In my practice, I see these Little Johnnys act out in various ways.  They use the medical staff to torpedo competing physicians.  They spread rumors here and there to advance their positions and those of whom they favor.


Unfortunately, to the extent that Little Johnnys work inside the peer review process, both federal law (the Health Care Quality Improvement Act) and counterpart state laws provide immunity.


But even so, immunity is not always complete and, in keeping with their personalities, Little Johnnys generally can't contain the scope of their pranks to the peer review process.  That's when legal options such as suits for defamation and interference with economic advantage come into play.  It's also when complaints back to the medical staff for disruptive behavior can be used to turn the tables on your Little Johnny.


If you didn't punch back at Little Johnny in the 5th grade, take the opportunity to do it now. 




How to Navigate The Tide of Aggressive RFPs, published in the April 2011 issue of Anesthesiology News.

Harnessing the Effects of Group Pressure In Hospital Negotiations: Find Your Buddy, originally published in Anesthesiology News, was reprinted in the April 2011 issue of Pain Medicine News. 


To read other recent articles, click here.



Want to read past issues?

Did you delete (by mistake, of course!) a past issue of Advisory e-Alert and want another copy?

No matter the reason why, back issues of Advisory e-Alert are available from the archive.  Click here.


ADVISORY LAW GROUP, a Professional Corporation

Tel:  800-488-8014 or 310-843-2800
Fax:  877-883-0099

10940 Wilshire Blvd, 16th FL
Los Angeles, CA  90024

1227 De La Vina St
Santa Barbara, CA  93101

The materials presented in this Advisory e-Alert are educational only and are neither legal advice nor a substitute for it. Advisory e-Alert presents a general discussion which may or may not apply to your particular legal or factual circumstances. The distribution of Advisory e-Alert is not intended to create, nor does it create, an attorney-client relationship. Please do not send us confidential information without receiving explicit authorization from Advisory Law Group to do so. Do not take or avoid taking any action as a result of the materials presented in this e-Alert without first obtaining legal counsel.   
2011 Advisory Law Group, All Rights Reserved
Let Us Know What Business/Legal Issues You'd Like to See Addressed in A Future Issue
Warning Sign
In This Issue
Are Your Stragglers Being Picked Off?
Videocast: The FMV Death Sprial
All Things Personal
Recently Published Articles
The e-Alert Archive
2011 Anesthesia Business Update Now Available
Q & A Video Series
The Immediate Leader Experience
Mentor Program
The Wisdom. Applied. Blog

 Follow Us On Twitter -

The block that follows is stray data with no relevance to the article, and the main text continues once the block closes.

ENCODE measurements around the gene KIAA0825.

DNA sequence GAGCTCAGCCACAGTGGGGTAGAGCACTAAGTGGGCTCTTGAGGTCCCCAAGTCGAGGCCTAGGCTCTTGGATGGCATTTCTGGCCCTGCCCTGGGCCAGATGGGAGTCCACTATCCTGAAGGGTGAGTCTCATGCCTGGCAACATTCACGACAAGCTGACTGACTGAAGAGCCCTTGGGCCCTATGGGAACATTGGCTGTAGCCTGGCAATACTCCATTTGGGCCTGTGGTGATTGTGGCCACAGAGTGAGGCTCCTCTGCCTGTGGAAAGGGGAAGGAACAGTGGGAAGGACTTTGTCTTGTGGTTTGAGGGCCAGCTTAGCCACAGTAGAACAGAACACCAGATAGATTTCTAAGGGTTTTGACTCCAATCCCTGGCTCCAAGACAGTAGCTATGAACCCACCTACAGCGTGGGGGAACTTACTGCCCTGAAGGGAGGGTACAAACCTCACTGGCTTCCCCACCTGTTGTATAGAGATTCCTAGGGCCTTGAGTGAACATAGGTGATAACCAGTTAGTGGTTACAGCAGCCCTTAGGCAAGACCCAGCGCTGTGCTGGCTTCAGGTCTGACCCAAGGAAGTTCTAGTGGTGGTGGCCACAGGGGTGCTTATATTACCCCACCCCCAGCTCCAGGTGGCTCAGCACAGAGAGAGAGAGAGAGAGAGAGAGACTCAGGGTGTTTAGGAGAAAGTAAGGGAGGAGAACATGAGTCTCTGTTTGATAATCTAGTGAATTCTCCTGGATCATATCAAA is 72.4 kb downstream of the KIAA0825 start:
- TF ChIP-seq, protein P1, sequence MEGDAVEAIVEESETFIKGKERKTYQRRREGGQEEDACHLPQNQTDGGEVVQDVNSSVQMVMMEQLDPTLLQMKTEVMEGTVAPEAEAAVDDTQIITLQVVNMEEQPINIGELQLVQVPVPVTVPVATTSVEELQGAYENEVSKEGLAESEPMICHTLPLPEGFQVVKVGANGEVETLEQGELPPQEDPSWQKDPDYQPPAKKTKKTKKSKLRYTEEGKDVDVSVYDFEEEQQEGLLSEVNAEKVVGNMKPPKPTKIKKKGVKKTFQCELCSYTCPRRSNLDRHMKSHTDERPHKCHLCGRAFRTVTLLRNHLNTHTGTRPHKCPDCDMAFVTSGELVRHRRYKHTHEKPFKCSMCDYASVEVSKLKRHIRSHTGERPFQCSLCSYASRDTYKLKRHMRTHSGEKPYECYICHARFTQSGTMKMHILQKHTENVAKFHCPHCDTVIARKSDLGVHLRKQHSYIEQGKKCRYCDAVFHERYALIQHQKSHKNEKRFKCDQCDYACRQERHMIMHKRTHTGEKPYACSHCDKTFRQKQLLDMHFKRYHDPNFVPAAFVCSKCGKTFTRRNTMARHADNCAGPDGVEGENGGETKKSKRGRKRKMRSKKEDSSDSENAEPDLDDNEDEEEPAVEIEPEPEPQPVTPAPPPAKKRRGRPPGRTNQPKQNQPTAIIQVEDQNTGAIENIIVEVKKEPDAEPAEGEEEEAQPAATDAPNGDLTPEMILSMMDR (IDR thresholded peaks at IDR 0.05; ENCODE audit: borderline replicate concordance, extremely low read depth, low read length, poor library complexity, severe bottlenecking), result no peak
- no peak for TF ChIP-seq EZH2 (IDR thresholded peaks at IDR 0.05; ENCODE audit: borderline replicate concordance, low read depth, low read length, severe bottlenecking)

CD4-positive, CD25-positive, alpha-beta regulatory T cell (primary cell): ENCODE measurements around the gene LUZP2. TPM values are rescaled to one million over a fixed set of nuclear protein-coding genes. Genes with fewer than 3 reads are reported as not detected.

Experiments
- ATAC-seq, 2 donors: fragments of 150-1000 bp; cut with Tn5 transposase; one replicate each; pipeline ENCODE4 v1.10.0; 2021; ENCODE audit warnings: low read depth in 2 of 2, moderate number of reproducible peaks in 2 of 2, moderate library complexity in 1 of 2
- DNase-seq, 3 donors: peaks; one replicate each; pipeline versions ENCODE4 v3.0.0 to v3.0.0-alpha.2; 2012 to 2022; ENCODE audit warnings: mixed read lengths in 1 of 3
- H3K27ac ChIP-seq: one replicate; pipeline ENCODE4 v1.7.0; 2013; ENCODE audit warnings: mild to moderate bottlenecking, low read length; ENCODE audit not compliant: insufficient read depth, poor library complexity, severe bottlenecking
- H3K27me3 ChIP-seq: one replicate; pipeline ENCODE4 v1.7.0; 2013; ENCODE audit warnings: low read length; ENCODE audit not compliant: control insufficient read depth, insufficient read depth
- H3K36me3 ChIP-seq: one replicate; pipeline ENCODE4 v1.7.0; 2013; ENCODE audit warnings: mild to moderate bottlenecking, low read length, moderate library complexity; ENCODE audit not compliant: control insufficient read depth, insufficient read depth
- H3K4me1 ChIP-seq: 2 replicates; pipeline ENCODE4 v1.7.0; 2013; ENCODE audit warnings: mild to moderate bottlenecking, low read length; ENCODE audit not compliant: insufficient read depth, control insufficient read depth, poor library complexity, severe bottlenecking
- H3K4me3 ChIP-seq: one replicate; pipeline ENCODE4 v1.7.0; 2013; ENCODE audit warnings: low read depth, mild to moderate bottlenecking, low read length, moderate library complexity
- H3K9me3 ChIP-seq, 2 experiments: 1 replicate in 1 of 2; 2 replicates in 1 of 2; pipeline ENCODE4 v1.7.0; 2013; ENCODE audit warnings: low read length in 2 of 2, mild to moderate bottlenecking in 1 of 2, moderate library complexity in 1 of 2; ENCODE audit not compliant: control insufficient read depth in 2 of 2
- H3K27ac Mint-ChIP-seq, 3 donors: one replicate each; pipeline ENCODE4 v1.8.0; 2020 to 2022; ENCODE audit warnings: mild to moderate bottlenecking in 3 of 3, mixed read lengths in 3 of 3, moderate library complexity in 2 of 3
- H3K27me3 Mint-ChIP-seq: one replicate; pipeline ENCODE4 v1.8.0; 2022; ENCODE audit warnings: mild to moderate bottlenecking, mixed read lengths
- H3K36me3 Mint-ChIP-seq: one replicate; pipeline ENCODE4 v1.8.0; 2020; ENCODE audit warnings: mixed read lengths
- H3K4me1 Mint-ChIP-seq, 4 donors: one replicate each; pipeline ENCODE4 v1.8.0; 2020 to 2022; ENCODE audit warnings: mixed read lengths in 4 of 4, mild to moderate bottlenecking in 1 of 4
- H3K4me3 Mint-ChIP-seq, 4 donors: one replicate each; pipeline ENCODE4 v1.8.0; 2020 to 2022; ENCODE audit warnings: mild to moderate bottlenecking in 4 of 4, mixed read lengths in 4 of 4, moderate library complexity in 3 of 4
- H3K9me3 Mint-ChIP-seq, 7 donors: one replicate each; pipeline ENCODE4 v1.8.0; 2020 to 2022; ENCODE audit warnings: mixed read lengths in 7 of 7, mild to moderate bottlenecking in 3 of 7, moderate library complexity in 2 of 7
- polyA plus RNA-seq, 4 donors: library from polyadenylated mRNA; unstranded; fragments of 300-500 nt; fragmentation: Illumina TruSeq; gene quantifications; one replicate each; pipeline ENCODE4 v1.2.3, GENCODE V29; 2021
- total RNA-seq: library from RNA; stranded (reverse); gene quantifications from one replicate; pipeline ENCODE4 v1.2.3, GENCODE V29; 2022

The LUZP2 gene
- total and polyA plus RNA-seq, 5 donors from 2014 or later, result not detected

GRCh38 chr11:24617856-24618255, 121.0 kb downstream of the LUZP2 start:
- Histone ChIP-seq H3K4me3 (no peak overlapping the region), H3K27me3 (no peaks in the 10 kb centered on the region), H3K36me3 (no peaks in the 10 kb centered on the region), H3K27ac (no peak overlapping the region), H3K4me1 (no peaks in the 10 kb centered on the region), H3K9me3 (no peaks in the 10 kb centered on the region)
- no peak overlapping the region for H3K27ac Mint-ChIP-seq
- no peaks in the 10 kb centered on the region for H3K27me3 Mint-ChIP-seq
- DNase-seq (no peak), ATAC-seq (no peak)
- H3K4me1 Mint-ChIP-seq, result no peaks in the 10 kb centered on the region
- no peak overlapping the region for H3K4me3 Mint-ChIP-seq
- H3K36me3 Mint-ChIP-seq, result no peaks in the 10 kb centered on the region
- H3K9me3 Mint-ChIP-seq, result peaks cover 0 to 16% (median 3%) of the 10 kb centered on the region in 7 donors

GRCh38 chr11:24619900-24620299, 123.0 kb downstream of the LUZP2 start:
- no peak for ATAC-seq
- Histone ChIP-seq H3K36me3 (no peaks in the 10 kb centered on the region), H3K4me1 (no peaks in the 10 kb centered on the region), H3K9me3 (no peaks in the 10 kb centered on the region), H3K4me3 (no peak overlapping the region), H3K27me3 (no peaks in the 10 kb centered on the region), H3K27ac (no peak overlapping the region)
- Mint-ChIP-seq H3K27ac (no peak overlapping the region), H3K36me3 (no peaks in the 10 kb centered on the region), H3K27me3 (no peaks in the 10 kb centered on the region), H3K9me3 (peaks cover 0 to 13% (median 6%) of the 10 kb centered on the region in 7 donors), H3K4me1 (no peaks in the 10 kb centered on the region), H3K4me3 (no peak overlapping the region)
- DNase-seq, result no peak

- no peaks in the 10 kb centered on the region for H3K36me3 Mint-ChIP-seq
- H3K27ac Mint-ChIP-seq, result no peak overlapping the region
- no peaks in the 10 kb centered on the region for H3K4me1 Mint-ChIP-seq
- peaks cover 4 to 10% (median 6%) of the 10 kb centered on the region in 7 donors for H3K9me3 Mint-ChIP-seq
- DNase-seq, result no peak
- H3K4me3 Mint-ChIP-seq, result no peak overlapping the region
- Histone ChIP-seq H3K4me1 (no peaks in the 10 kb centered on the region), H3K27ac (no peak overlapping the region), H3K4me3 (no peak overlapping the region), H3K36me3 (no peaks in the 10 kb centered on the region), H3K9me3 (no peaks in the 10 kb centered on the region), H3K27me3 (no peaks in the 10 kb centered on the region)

Whether you're an anesthesiologist or another hospital based or office based physician, there's tremendous value waiting for you in your complimentary copy of Advisory Law Group's 2011 Anesthesia Business Update.

Click on the image below to access the download page. 

2011 Anesthesia Business Update 


Overhear Mark's responses to medical group strategy and business questions.
Follow this link to the Q & A video page.


You're a physician who wants to form a medical group and, among other things, subcontract with or employ other physicians, enter into exclusive contacts, obtain significant stipend support money, create related entities to increase protection and the like. And you want to come up to speed on all of this immediately.

Or, you're the new leader of an existing group with complex practice and business operations -- you need to understand how to master the group's organizational, operational and leadership issues -- and you need to be brought up to speed immediately.
After having regularly dealt for many years with physicians in both of these contexts, we've designed a process to deliver immediate results: The Immediate Leader Experience™.
The Immediate Leader Experience™ takes place over a weekend in Santa Barbara, California and includes two nights accommodation at the Four Seasons Santa Barbara Biltmore Hotel. 
In two short days, you'll be entirely up to speed, totally prepared and confident.  You'll be armed with tools and sample documents.
Due to the nature of this program, admission is upon interview only -- there is extremely limited availability.
For further information on The Immediate Leader Experience™ follow this link.  
For information on Mark's mentor program, click on the following link:  The Advisor Program.
Follow this link to Mark's blog, Wisdom. Applied.
Join Our Mailing List